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Doctors Digest Inova Feedback

Response to letter shows both hope and concern.

After a letter of concern was sent by doctors of Mount Vernon Hospital to Inova Health Systems over the possible closure of the hospital, officials at Inova have responded, 43 days later.

The letter to Inova from the doctors was headed "Mt. Vernon Hospital Solutions." The return letter presented rationales for those solutions pointing out why many of them were not practical from a business sense.

The concluding sentence of the doctor's letter, signed by the officers of the IMVH medical staff, stated, "Hopefully these proposals will reverse the financial trends and make Mt. Vernon again a valued member of the Inova "family" without any change in location even being contemplated."

That hope was challenged in the second paragraph of the answering letter signed by J. Knox Singleton, president and CEO, IHS, and Susan M. Herbert, vice president, IHS Administrator, IMVH. It opened with, "From Inova Mount Vernon's first opening day (in 1976) the challenges have been there."

This was the lead-in to a list of stated problems that worked against IMVH's success from day one, according to Singleton and Herbert. Some of the obstacles they cited included the expected access to the hospital with the connection of Van Dorn Street to Lockheed Boulevard that "never materialized, and, as we know now, never will." This they blamed on patients going elsewhere for medical care. They also blamed the closing of Woodlawn Road for patients going elsewhere.

The Inova officials also said the medical staff has not grown. "We are seeing an aging of current practitioners that is not adequately being made up by younger physicians..." and they wrote to the doctors,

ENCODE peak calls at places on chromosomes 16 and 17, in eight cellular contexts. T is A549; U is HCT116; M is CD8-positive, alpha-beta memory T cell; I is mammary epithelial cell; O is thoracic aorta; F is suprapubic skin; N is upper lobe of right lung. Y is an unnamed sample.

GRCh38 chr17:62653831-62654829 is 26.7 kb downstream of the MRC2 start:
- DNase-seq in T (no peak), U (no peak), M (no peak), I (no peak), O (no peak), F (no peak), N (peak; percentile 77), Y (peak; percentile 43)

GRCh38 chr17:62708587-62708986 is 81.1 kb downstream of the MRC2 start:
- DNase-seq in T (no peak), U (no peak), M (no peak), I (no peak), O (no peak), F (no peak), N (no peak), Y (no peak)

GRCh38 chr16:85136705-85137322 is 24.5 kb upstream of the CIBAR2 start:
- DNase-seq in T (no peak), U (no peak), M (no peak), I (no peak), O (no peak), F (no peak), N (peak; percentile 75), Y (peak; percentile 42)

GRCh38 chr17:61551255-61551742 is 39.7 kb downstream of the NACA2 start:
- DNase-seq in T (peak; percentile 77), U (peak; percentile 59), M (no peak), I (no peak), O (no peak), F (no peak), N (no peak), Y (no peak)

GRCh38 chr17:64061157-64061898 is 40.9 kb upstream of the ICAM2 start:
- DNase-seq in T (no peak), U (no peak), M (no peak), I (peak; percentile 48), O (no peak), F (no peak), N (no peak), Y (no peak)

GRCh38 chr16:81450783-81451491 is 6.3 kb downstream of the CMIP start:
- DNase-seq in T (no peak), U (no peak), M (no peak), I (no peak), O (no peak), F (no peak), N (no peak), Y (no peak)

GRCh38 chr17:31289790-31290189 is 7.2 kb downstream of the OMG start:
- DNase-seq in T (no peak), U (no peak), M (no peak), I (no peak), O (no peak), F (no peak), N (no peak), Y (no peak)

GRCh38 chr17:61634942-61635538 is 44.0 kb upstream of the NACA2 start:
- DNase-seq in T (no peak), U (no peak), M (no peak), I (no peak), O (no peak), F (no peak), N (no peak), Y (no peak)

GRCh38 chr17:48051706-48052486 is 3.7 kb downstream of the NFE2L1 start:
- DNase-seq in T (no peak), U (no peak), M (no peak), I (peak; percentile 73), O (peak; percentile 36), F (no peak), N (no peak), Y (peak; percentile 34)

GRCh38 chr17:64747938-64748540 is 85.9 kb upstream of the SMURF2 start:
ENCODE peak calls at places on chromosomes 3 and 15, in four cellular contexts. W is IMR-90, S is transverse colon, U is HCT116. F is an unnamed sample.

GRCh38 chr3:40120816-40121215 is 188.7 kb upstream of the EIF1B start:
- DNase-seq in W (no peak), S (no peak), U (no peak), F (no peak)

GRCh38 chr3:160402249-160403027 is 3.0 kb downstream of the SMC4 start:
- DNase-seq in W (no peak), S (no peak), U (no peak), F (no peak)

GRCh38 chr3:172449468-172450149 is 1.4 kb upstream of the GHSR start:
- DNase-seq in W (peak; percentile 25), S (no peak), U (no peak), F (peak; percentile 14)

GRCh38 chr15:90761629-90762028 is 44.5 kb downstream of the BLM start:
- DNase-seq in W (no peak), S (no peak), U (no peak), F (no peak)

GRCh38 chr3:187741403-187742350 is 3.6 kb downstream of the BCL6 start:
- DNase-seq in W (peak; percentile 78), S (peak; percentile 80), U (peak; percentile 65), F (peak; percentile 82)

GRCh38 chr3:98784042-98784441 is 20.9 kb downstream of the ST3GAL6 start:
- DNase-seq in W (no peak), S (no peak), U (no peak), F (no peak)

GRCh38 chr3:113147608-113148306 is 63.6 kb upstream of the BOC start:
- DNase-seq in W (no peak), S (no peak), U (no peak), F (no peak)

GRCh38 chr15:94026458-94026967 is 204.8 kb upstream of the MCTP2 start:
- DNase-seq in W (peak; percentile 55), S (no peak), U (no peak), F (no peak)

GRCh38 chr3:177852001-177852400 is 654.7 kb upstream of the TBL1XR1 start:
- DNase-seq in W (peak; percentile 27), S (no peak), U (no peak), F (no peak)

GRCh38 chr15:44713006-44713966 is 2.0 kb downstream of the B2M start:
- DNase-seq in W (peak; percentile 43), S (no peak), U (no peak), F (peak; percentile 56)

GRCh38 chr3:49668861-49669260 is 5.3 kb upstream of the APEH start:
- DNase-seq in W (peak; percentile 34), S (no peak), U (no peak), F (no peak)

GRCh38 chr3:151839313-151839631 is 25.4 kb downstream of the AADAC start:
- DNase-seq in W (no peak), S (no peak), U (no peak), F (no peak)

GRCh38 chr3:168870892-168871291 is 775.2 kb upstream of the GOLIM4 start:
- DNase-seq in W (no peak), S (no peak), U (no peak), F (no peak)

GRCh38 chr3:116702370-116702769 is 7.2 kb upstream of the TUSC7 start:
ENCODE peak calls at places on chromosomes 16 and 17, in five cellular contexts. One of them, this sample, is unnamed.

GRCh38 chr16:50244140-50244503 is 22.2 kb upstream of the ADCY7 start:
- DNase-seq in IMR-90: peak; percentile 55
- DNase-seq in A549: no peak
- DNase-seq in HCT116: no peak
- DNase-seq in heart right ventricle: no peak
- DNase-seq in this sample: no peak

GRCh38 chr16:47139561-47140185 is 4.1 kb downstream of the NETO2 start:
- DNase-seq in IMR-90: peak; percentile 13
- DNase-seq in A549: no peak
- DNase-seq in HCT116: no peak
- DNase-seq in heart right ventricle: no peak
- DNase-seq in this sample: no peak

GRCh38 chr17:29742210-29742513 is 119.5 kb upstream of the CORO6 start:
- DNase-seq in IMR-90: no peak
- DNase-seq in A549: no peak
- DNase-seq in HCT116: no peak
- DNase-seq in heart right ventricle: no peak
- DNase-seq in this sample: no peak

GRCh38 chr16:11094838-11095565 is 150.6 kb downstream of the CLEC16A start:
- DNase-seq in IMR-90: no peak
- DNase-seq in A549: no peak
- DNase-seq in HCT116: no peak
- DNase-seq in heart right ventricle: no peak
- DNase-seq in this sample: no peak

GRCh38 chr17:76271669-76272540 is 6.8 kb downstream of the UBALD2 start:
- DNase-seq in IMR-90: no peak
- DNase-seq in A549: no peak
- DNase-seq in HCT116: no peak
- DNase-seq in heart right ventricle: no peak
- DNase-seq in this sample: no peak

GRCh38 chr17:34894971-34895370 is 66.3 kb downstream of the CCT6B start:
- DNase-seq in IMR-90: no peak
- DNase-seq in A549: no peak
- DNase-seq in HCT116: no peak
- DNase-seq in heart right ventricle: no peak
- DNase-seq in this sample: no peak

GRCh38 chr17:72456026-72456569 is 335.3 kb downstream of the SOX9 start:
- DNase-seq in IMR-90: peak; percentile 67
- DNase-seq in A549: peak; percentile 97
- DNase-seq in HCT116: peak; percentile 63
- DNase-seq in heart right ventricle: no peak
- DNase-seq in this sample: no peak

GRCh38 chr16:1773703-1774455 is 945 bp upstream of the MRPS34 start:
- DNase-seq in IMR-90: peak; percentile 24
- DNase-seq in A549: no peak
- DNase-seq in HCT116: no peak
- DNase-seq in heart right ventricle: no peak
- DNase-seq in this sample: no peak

"We are seeing significant growth in the communities of Lorton, Newington, south Springfield, and Kingstowne. We expect that growth to continue and accelerate, particularly in the Lorton area..."

ON THE MONEY side, Singleton and Herbert asserted, the "budget pressures at the state level have cut Medicare funding by $772,000 at IMVH this year alone. Medicare cuts at IMVH will approach $1 million next year. Budget pressures at the county level have led to tightened access to Community Health Care Network pushing more unfunded indigent patients into our emergency rooms."

In spite of all these rationales, Singleton and Herbert emphasized, "Inova Mount Vernon continues to be a vital part of the Inova family ... Proper stewardship and efficient operations are essential for us to continue fulfilling our mission of serving our neighbors, regardless of their ability to pay."

When it came to the suggestion that IMVH "not be held to the standard of balancing their costs with their revenues," Singleton and Herbert argued, "an internal system of debits and credits for the flow of indigent and insured patients would be extremely complex to design and maintain and would likely not improve, and may well be detrimental to IMVH's current financial picture." The short answer is 'No.'

Singleton and Herbert insisted, "we share a common goal of short term and long term prosperity for Inova Mount Vernon Hospital ... Inova is committed to implementing any new program at IMVH that meets a community need, can be delivered with excellent clinical quality and is viable from a regulatory and economic point of view."

Three of the four doctors who signed the July 19 letter, as officers of the IMVH Medical Executive Committee, Cleveland Francis, President; Howard M. Lando, Vice-President; and Khosrow Matini, Immediate Past President, now serve on the newly constituted Citizens Alliance Rescue Effort, CARE.